Cookies on this website

We use cookies to ensure that we give you the best experience on our website. If you click 'Accept all cookies' we'll assume that you are happy to receive all cookies and you won't see this message again. If you click 'Reject all non-essential cookies' only necessary cookies providing core functionality such as security, network management, and accessibility will be enabled. Click 'Find out more' for information on how to change your cookie settings.

PURPOSE: Reduced-intensity conditioning has minimized nonrelapse-related mortality rates after allogeneic transplantation in patients with Hodgkin's lymphoma, and relapse has now become the major cause for treatment failure. We aimed to assess the impact of donor lymphocyte infusions (DLIs) on relapse incidence when administered for mixed chimerism and their utility as salvage therapy when given for relapse. PATIENTS AND METHODS: This study reports the outcomes of 76 consecutive patients with multiply relapsed or refractory Hodgkin's lymphoma who underwent allogeneic transplantation that incorporated in vivo T-cell depletion. Forty-two patients had related donors and 34 had unrelated donors. DLIs were administered in a dose-escalating fashion to 22 patients for mixed chimerism (median time of first dose, 9 months post-transplantation) and to 24 patients for relapse. RESULTS: Three-year donor lymphocyte-related mortality was 7%, relating mainly to the induction of graft-versus-host disease. Nineteen (86%) of 22 patients receiving donor lymphocytes for mixed chimerism converted to full donor status. Four-year relapse incidence was 5% in these 22 patients compared with 43% in patients who remained relapse free but full donor chimeras at 9 months post-transplantation (P = .0071). Nineteen (79%) of 24 patients receiving donor lymphocytes for relapse responded (14 complete responses, five partial responses). Four-year overall survival from relapse was 59% in recipients of donor lymphocytes, contributing to a 4-year overall survival from transplantation of 64% and a 4-year current progression-free survival of 59% in all 76 patients. CONCLUSION: These data demonstrate the potential for allogeneic immunotherapy with donor lymphocytes both to reduce relapse risk and to induce durable antitumor responses in patients with Hodgkin's lymphoma after hematopoietic stem-cell transplantation that incorporates in vivo T-cell depletion.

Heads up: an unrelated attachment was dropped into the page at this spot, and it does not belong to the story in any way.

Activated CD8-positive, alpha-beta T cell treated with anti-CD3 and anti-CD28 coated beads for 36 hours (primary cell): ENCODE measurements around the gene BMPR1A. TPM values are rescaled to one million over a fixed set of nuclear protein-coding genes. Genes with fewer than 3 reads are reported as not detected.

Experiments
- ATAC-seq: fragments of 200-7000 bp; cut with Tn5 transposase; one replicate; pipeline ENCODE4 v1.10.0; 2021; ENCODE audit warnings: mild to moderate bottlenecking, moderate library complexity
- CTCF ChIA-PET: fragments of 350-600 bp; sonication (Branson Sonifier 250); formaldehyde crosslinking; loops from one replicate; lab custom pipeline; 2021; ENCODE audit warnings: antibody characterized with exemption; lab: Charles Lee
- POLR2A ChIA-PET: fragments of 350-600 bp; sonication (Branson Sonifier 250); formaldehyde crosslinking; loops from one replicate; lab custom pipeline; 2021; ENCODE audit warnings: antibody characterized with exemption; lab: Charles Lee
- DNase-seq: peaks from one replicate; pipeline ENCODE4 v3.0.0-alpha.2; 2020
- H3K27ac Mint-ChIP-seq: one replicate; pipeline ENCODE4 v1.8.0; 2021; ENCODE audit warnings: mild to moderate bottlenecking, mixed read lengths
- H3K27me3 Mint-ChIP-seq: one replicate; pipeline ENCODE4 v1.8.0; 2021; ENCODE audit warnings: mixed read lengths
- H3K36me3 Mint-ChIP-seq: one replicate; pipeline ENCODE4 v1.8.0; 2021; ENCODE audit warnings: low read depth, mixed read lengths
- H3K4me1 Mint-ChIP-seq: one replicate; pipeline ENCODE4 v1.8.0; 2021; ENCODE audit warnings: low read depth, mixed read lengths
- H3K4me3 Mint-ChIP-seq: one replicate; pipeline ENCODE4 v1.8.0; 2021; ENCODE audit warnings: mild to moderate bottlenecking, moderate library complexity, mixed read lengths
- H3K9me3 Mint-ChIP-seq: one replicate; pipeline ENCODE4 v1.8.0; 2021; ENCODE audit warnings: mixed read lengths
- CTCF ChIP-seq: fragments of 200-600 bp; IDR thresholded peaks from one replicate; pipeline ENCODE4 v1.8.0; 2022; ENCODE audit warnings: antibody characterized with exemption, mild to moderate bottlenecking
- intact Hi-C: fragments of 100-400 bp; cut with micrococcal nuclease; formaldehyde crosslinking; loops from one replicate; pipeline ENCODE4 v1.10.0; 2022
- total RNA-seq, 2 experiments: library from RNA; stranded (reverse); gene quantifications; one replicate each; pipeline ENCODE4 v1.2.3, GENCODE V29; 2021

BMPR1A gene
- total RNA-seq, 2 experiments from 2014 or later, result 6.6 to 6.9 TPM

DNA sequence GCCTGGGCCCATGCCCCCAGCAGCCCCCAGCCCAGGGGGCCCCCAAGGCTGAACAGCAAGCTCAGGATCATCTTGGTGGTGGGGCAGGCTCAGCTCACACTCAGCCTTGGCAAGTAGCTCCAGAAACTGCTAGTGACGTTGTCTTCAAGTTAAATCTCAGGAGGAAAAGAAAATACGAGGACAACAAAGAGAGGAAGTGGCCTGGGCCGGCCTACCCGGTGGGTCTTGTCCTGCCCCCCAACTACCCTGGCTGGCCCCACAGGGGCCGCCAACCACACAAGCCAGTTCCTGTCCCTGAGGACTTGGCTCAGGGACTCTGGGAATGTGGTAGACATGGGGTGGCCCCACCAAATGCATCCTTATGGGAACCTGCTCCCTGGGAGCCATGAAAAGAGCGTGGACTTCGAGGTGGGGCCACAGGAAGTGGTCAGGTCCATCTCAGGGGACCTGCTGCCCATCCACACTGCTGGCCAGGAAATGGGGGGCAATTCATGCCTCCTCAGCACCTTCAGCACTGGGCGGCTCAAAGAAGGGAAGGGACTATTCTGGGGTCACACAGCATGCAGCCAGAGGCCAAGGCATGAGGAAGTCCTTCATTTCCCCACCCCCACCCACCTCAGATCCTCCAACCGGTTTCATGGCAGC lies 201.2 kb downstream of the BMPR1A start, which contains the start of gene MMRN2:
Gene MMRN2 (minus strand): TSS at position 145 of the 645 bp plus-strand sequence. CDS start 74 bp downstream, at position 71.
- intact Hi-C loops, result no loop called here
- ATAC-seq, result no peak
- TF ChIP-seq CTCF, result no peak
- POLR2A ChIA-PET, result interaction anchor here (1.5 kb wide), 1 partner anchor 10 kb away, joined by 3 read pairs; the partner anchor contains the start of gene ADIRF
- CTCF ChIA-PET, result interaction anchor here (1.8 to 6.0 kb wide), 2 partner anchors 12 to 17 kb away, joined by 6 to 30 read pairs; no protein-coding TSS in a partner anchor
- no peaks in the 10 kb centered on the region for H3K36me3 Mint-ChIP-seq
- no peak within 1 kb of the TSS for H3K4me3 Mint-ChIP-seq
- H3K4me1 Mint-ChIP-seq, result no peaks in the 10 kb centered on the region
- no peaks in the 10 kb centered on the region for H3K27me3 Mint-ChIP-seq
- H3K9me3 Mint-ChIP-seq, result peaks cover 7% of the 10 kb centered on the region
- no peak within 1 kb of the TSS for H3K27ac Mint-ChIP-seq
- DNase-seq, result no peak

Original publication




Journal article


J Clin Oncol

Publication Date





971 - 978


Adolescent, Adult, Disease-Free Survival, Female, Graft vs Tumor Effect, Hematopoietic Stem Cell Transplantation, Hodgkin Disease, Humans, Kaplan-Meier Estimate, London, Lymphocyte Depletion, Lymphocyte Transfusion, Male, Middle Aged, Positron-Emission Tomography, Recurrence, Retrospective Studies, Risk Assessment, Risk Factors, Salvage Therapy, Survival Rate, Time Factors, Tomography, X-Ray Computed, Transplantation Chimera, Transplantation Conditioning, Treatment Outcome, Whole Body Imaging, Young Adult